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czgibson
08-28-2008, 12:27 AM
Greetings,

It's clear that as technology develops, it will produce new moral questions. The internet obviously provides lots. (Who has the patent for the internet, for example?)

I think Steve argues the case from a theoretical point of view quite well, although I would ask him this:

If there were no copyright law, wouldn't a massive incentive be removed for artists, inventors, writers, filmmakers and musicians? Wouldn't that actually stultify our culture, sending us back to the days when only the wealthy and leisure-rich would produce anything creative?

Let's face it, people don't always create things just because they were feeling inspired one day. Often the fruits of creative work are only revealed after years of patient study. Why embark on that if there is no potential financial reward whatever?

Shouldn't we encourage creativity in our society?

Peace
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SixTen
08-28-2008, 12:37 AM
Wrong, I don't know why people try justify it.
Reply

Whatsthepoint
08-28-2008, 03:59 AM
Originally Posted by Abdul Fattah
Hi whatsthepoint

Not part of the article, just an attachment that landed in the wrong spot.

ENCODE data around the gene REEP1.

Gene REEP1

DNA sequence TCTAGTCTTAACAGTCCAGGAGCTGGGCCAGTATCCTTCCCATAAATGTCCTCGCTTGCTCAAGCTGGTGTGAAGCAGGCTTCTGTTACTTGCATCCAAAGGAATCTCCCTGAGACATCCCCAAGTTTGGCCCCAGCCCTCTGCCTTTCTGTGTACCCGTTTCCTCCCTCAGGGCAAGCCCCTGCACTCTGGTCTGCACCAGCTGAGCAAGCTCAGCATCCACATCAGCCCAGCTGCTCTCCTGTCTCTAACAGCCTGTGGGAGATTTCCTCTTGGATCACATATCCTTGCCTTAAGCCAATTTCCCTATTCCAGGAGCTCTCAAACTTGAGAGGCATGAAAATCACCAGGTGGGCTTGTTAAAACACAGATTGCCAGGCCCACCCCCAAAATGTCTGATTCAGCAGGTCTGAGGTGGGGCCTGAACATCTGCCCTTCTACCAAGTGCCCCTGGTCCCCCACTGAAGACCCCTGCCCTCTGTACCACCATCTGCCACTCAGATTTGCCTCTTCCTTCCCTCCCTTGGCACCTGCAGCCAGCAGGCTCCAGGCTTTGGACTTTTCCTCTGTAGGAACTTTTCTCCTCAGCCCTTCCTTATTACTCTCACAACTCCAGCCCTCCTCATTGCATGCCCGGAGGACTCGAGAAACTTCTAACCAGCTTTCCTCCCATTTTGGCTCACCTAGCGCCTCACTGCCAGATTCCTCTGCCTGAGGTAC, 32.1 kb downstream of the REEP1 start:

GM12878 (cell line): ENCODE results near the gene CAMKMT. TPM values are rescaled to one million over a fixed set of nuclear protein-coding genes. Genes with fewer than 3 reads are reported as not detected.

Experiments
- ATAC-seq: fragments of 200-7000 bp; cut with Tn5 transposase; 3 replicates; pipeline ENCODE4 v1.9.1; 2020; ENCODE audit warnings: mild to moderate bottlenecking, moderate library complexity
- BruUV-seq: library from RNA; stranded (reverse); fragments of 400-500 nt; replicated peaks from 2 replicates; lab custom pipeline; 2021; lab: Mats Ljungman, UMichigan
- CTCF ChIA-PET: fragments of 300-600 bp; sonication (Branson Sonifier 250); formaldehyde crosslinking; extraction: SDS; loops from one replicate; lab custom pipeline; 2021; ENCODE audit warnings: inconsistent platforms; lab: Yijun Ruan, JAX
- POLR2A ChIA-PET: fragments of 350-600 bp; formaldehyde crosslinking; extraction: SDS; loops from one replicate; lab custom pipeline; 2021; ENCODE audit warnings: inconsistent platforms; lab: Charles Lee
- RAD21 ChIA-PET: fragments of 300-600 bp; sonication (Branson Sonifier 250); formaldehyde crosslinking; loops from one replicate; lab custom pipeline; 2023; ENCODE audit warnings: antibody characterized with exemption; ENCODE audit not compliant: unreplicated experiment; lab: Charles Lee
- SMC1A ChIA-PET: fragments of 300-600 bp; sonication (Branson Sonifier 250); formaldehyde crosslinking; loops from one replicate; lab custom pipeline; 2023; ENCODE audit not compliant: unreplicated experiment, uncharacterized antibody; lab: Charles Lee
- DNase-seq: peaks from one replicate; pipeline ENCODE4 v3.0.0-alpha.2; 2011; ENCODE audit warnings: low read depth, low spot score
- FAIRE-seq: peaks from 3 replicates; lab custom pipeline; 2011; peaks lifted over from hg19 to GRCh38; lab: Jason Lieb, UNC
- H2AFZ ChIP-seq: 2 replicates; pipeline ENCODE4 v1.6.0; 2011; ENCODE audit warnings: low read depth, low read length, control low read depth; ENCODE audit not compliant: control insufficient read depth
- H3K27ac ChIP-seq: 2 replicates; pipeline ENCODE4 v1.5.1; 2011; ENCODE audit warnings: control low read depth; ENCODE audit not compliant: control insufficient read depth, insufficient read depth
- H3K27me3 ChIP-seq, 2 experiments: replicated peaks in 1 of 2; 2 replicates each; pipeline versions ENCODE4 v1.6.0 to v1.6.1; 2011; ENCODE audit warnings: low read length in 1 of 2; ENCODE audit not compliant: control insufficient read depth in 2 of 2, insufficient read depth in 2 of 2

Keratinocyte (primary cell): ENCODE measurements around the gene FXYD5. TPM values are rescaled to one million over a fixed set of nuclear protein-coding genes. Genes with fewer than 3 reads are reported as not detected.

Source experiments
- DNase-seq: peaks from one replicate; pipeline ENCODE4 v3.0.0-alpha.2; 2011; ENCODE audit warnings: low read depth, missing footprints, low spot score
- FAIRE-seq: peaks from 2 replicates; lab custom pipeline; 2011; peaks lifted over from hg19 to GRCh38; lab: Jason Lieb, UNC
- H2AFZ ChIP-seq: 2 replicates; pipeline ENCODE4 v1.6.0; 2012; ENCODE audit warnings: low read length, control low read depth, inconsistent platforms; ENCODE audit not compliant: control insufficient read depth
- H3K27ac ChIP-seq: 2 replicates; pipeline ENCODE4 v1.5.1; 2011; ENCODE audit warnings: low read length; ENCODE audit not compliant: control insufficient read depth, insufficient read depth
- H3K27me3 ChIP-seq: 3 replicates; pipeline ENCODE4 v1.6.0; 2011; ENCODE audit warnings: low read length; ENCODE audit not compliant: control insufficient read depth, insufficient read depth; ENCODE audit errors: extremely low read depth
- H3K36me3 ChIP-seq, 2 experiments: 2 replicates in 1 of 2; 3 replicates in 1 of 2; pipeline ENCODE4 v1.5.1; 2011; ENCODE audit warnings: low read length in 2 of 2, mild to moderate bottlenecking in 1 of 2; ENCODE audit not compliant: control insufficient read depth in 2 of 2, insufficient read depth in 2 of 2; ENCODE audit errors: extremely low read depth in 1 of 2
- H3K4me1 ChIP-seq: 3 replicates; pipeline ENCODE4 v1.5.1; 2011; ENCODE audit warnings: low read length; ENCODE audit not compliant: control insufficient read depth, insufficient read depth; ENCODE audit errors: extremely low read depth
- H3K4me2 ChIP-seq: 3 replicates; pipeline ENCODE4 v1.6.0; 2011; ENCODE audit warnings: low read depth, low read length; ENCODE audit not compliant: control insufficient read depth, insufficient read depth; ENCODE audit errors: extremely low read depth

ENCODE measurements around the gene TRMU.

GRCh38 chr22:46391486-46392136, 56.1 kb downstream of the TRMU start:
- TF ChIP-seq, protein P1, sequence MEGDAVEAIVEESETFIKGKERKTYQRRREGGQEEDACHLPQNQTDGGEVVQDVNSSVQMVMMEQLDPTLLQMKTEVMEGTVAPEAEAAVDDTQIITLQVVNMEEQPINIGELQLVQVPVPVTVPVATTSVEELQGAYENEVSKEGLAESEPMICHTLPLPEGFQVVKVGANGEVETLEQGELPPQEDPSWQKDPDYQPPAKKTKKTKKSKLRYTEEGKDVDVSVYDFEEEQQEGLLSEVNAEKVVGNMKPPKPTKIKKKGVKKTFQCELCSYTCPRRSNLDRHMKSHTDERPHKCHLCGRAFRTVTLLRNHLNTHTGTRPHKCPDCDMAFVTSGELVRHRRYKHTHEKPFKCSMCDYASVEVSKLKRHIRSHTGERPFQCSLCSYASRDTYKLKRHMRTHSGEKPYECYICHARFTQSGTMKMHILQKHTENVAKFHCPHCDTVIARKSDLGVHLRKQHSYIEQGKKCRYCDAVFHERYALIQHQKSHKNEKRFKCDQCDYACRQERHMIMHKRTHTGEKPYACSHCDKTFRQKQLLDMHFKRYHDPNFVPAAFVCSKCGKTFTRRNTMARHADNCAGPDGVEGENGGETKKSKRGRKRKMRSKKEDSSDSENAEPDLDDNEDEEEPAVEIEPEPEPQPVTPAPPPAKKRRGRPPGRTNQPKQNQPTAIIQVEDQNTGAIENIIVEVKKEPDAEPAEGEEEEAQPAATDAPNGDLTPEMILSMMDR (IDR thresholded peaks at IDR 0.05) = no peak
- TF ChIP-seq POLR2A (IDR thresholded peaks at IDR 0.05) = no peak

Well first of all I'd take those "hundreds of millions" with a pinch of salt. Second of all, even if research cost money, they would still be able to make a profit. In fact not all companies even choose to have their product patented in the first place! In some cases making a patent is even a bad business decision! See the thing with patents is, you are allowed exclusive rights for 3 to 5 years depending the product and all, but in return you are to explain your products secrets. In a lot of cases it's more economical to not take a patent at all (don't forget patents are expensive by the way), and just try to sell enough to break even during the period that the competitors try to figure out the exact formula and how to produce it easily in mass numbers. Once the competitors are up to speed the market might get divided, but there's still a profit to be made nevertheless! The cake is just a bit smaller afterwards. But either way, be it with or without patent competition will eventually come, they are even protected by antitrust laws.